Opposition to health care consolidation hurts local communities – InsideSources

America’s hospitals are vital to the well-being of many local communities and, indeed, our entire nation. Unfortunately, they are faced with the increasingly difficult task of balancing quality comprehensive care for all patients with the need to invest in advanced medical technologies and systems while maintaining cost-effective operations. When a facility is unable to juggle these complex competing interests, it is forced to close, leaving many communities with an uncertain future. Halting this worrying trend will require a change in policy.

In many communities, access to health care and the presence of health care facilities is an essential part of their overall economic vitality. Rural hospitals provide some of the highest paying jobs available in these areas and are often a major employment engine. These establishments are often the first, second or third employer in their locality, and a study found that 14% of total employment in rural communities is in the health sector.

The secondary economic effects are just as striking. A study by the American Hospital Association found that every dollar spent by a hospital supports $2.30 additional business activity. Not only that, but hospitals also attract businesses and professionals to live and invest in communities. Like a specialist put it: “If a company is looking at where to expand…they look at the school system and the healthcare system and want to have that available to attract and retain their employees.”

With the rapid expansion of remote work following the COVID-19 pandemic, access to healthcare is also an important consideration for those considering relocating to rural areas.

Unfortunately, 59 hospitals closed from 2015 to 2019. The COVID-19 pandemic has exacerbated this concerning trend, with 11 hospitals closing in 2020 only. Many health care facilities that were experiencing financial difficulties before the pandemic were simply unable to cope with the double impact of personal protective equipment and additional costs in personnel and the loss of income from elective surgeries and outpatient treatment, and finally reached their indicate rupture.

Such closures have drained many communities and local governments of their economic engine. According to Carolyn Bruce Western Health Alliance after a hospital closes, “the rest of the community — health-wise and economically — can go into a downward spiral of decline.”

Beyond the direct job losses caused by hospital closures, for example, a depressed tax base within the community can put other public sector services such as teachers, police and firefighters at risk. , amplifying the negative effect of these closures.

To avoid any loss of healthcare facilities, many hospitals and healthcare systems are turning to consolidation. Unfortunately, the Federal Trade Commission is actively interfering in this major industry reorganization. The FTC’s opposition is based on its outdated model of “health care contestwhich argues that the consolidation of hospitals and healthcare providers will promote monopolization, reducing competition and increasing costs. Such outmoded notions have no application in today’s health care environment.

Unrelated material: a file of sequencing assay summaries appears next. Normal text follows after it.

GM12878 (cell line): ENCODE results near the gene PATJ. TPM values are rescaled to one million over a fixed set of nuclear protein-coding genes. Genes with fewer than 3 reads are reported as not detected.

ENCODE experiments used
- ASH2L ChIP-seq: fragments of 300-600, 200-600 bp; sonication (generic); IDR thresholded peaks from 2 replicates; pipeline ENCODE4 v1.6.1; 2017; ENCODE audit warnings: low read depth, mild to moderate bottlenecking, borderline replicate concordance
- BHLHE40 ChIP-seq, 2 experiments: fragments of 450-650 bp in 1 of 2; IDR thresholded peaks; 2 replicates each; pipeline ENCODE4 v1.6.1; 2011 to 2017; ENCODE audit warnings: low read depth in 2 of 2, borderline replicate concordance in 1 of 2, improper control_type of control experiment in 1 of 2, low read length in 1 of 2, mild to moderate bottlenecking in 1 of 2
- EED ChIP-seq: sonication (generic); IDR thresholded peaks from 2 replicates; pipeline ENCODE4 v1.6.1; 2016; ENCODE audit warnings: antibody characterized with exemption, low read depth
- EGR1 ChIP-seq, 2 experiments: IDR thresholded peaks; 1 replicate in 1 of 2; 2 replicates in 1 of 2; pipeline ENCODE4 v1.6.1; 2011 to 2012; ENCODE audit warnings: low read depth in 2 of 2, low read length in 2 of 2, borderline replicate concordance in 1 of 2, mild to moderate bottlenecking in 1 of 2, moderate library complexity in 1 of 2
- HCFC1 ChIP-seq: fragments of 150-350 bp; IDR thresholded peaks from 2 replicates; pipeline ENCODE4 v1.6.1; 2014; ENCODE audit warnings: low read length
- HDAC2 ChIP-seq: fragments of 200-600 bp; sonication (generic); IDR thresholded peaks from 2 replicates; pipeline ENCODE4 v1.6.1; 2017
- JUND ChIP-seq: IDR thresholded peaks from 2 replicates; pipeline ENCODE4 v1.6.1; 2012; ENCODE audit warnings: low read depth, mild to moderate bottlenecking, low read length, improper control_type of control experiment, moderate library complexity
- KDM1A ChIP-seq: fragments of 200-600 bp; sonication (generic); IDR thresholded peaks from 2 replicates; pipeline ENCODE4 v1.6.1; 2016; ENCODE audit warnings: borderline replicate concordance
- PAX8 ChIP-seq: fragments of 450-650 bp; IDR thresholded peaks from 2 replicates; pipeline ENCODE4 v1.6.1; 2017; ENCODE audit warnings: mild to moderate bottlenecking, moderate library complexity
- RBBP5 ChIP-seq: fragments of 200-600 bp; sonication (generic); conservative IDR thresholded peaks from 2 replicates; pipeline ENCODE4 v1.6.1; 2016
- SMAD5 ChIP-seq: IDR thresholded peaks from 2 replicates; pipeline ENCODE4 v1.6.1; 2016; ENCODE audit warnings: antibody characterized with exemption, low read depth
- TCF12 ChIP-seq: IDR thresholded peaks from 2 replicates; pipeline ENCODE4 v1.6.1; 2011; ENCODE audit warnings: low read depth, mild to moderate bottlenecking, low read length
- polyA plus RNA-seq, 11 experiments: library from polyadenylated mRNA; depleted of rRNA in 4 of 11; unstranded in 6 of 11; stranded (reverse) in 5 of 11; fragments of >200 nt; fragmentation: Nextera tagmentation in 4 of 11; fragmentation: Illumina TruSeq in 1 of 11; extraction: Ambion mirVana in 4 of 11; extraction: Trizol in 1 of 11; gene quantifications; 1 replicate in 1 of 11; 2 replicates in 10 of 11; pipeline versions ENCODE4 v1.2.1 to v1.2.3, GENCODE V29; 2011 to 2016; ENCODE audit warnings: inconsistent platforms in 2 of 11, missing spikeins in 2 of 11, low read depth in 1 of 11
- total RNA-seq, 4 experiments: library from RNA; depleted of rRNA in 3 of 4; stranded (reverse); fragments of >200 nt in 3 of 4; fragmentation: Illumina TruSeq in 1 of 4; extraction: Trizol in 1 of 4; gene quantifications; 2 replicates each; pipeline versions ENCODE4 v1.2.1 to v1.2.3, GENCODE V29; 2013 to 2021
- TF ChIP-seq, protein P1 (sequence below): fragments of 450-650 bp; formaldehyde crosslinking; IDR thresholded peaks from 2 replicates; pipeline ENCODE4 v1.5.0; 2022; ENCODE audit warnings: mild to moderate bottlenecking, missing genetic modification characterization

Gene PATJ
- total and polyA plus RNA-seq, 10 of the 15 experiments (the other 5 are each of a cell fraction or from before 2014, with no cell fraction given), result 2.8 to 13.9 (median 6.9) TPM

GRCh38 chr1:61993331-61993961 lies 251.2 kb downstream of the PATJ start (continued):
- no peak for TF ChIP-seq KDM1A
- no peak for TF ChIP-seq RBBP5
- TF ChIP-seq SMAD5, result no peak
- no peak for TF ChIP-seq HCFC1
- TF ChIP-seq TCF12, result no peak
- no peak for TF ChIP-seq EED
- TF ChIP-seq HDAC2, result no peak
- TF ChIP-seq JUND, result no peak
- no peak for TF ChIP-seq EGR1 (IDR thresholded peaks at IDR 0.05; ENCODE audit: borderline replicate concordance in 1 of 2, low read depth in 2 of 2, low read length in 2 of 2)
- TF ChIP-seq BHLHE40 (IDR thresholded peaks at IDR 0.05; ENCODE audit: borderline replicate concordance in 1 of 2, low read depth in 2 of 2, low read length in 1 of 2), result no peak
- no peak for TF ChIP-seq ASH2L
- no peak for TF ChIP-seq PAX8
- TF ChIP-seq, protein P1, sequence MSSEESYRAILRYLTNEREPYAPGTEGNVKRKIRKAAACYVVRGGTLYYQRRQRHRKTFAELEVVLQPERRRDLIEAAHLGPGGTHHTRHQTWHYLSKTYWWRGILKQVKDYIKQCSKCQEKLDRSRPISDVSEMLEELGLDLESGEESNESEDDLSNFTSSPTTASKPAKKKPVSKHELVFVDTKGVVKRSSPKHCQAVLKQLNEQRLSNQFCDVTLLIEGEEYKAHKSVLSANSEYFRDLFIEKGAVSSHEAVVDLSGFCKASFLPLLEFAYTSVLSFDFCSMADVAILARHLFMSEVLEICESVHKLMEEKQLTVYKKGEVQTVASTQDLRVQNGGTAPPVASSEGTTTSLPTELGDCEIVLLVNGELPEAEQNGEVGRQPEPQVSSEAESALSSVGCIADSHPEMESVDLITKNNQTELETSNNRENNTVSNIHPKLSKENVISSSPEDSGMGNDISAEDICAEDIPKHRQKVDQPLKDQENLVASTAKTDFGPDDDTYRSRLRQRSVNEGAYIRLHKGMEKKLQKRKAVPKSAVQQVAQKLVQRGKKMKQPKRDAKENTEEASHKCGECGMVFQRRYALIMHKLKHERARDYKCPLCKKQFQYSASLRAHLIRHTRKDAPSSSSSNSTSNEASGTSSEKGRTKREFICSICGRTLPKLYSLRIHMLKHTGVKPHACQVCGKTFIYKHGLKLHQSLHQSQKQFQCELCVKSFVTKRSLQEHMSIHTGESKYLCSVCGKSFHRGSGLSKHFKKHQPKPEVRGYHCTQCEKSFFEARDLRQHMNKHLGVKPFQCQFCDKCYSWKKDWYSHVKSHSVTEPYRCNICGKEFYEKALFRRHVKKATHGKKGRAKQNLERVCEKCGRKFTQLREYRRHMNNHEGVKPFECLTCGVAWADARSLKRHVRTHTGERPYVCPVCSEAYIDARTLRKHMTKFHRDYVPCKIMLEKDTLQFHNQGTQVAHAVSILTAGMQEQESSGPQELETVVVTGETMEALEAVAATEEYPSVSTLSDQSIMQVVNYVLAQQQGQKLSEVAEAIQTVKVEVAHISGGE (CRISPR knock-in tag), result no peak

More recent analyzes show that most mergers do not impede market competition or negatively affect patient outcomes. Recent legal scholarship support for hospitals and health care providers, there is “a lack of empirically based and reliable analytical framework related to competition and market power and questions about whether antitrust law is a remedy for the alleged damage. In other words, there is no relevant data to establish that competition between hospitals is adversely affected by this wave of consolidation.

Research by experts from Maryland Agency for Healthcare Research and Quality and IBM Watson Healthcare in 2021, meanwhile, showed that mortality rates in consolidated rural hospitals fell from 9.4% to 5%, demonstrating the importance of hospital mergers in reducing “urban-rural disparities in quality of care”.

Besides, a 2021 study by Charles River Associates found that consolidations reduced hospital operating costs after the merger and led to significant improvements in key indicators of the quality of patient care, including readmission and mortality rates.

In today’s challenging public health environment, hospital consolidations are vital for healthcare providers to provide their patients with the best possible care in the most accessible way. Streamlining processes and costs to expand services and invest in new technologies benefits the American patient. The real risk is not in allowing such consolidations but in hampering them, to the detriment of local communities and governments who rely on these facilities as a literal economic lifeline.

Policy makers and regulators should not stand in the way and should enable solutions instead of hindering progress.

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